2. Portable Housing Benefit
The Housing Benefit is a bold idea that would address a number of issues including:
- Modernizing our income security system
- Improving housing affordability
- Reducing homelessness
- Improving accessibility to good food and nutrition for the poor
- And, like the Ontario Child Benefit, reducing financial barriers in the transition from social assistance to employment.
Low-income tenants who are working and those receiving social assistance would both be eligible. There would be no clawbacks for social assistance recipients.
A housing benefit matters because:
People struggling with hunger cannot reach their full potential. If people can better afford their rent, it will be easier for them to afford food. A housing benefit given to help cover rent costs would help many to be able to both pay their rent and put food on the table, whether they are receiving social assistance or working.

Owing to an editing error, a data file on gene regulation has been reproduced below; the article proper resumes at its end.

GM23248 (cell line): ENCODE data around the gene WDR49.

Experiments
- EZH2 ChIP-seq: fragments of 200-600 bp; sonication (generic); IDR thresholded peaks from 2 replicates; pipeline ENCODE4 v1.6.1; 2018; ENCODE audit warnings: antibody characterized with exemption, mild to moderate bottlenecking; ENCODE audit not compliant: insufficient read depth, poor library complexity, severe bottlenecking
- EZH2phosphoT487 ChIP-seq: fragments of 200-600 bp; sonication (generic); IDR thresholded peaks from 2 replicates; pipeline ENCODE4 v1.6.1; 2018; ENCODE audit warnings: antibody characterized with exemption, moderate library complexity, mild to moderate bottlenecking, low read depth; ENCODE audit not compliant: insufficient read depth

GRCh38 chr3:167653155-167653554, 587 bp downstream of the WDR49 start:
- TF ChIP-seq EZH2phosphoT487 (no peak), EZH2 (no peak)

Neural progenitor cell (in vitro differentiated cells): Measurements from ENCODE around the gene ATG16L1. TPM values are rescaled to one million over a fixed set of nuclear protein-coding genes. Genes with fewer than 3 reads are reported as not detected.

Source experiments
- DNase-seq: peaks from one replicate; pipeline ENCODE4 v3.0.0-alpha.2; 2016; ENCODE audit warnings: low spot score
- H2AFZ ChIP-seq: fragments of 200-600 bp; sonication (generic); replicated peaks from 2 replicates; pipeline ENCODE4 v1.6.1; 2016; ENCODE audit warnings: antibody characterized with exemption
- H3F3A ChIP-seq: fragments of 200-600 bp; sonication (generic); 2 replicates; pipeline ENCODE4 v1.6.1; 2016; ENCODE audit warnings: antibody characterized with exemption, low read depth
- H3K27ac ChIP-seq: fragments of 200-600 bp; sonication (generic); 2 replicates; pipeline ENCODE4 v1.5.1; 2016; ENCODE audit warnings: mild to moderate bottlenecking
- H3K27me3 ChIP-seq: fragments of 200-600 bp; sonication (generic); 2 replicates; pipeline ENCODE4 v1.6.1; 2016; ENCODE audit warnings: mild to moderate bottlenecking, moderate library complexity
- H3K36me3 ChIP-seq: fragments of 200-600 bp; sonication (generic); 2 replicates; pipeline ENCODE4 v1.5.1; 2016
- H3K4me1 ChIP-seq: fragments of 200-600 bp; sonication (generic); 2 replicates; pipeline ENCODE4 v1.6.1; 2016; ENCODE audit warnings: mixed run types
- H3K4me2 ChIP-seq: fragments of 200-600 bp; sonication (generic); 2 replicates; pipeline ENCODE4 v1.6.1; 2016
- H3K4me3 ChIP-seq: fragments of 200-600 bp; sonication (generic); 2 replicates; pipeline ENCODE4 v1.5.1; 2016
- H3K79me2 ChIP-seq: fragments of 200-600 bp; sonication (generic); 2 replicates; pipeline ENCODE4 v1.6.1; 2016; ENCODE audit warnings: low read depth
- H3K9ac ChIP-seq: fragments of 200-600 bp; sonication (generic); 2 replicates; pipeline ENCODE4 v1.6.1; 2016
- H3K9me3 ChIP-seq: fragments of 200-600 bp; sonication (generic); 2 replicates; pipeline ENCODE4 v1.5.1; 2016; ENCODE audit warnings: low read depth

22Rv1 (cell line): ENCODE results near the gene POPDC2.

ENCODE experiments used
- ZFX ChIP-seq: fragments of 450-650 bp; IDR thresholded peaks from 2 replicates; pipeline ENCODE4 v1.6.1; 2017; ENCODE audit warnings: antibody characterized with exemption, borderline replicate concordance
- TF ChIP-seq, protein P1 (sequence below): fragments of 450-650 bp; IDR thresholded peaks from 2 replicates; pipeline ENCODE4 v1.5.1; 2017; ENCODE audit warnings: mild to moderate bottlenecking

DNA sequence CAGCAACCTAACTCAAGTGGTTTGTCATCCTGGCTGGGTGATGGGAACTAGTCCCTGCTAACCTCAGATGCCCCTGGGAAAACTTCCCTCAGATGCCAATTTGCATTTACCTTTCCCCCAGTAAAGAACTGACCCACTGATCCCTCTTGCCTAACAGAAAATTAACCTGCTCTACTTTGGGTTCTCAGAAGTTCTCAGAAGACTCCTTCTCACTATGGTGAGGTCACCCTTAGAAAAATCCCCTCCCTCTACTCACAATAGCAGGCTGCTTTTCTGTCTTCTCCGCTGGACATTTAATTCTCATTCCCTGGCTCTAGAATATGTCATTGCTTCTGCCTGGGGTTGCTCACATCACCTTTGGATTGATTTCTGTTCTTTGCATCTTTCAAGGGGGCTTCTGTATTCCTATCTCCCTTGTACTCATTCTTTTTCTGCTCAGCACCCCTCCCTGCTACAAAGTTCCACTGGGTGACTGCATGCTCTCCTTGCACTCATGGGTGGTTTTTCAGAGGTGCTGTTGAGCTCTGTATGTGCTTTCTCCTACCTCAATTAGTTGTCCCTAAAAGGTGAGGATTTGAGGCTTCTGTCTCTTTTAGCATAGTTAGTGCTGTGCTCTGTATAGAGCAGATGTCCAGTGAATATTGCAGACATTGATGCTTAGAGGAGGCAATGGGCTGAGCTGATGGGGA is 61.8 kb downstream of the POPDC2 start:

Benefits people receive from social assistance are taken away, or “clawed back” from the next month if extra income is received from employment. This has been shown to create serious barriers for the transition from welfare to work, because people don’t have a chance to get ahead. A housing benefit as proposed would not be subject to clawbacks until higher level of income earned, giving a “hand up”. Help during this transition period to employment enables opportunity, and can enable independence.
People not only need to live somewhere they can afford, but also live near work, schools, and essential services. A housing benefit can allow people to have more of a choice of where they are able to live, as the benefit is paid directly to the tenant. A housing benefit can also recognize that the cost of rent varies across the province, which current benefits do not.